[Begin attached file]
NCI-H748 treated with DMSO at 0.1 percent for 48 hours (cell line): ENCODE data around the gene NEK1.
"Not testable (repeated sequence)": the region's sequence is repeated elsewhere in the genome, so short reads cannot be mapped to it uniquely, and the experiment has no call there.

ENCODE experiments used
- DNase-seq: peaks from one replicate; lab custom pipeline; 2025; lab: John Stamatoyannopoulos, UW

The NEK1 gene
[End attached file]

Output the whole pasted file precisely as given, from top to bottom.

NCI-H748 treated with DMSO at 0.1 percent for 48 hours (cell line): ENCODE data around the gene NEK1.
"Not testable (repeated sequence)": the region's sequence is repeated elsewhere in the genome, so short reads cannot be mapped to it uniquely, and the experiment has no call there.

ENCODE experiments used
- DNase-seq: peaks from one replicate; lab custom pipeline; 2025; lab: John Stamatoyannopoulos, UW

The NEK1 gene